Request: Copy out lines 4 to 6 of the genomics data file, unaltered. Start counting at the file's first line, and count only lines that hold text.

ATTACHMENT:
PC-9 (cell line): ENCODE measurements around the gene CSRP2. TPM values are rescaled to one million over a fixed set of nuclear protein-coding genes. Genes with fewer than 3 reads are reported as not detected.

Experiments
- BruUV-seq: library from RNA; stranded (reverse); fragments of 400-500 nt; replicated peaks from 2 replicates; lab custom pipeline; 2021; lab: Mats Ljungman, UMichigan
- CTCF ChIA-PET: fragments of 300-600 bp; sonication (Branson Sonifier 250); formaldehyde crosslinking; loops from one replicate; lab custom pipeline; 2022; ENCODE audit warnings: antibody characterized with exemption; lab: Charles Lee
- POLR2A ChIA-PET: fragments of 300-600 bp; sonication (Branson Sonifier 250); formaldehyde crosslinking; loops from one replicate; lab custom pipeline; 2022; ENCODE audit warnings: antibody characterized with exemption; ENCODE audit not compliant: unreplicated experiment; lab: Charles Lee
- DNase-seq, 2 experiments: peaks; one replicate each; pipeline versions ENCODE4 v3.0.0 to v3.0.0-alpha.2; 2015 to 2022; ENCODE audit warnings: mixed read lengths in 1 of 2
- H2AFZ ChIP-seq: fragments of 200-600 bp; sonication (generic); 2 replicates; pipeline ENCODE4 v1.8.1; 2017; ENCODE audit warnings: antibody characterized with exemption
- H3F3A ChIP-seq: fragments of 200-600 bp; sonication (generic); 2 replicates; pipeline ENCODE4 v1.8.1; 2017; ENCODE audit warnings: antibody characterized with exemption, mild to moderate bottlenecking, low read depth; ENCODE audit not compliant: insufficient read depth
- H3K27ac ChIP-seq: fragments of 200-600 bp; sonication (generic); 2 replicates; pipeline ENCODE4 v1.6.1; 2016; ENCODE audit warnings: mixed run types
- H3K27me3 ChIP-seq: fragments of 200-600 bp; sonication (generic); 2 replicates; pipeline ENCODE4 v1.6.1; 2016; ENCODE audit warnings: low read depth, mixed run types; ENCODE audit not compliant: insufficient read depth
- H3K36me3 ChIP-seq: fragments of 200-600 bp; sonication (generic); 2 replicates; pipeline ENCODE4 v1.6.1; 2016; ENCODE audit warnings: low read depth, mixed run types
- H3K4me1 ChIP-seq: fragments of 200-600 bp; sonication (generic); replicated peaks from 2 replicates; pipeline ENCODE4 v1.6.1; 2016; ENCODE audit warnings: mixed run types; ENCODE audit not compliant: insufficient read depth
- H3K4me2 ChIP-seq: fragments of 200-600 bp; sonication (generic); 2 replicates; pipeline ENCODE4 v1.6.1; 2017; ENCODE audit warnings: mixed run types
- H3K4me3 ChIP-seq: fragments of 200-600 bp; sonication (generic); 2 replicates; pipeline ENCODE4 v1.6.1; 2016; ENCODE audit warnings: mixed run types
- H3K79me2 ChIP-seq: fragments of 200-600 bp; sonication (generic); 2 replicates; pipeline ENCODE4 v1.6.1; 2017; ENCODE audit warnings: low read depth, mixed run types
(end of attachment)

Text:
- CTCF ChIA-PET: fragments of 300-600 bp; sonication (Branson Sonifier 250); formaldehyde crosslinking; loops from one replicate; lab custom pipeline; 2022; ENCODE audit warnings: antibody characterized with exemption; lab: Charles Lee
- POLR2A ChIA-PET: fragments of 300-600 bp; sonication (Branson Sonifier 250); formaldehyde crosslinking; loops from one replicate; lab custom pipeline; 2022; ENCODE audit warnings: antibody characterized with exemption; ENCODE audit not compliant: unreplicated experiment; lab: Charles Lee
- DNase-seq, 2 experiments: peaks; one replicate each; pipeline versions ENCODE4 v3.0.0 to v3.0.0-alpha.2; 2015 to 2022; ENCODE audit warnings: mixed read lengths in 1 of 2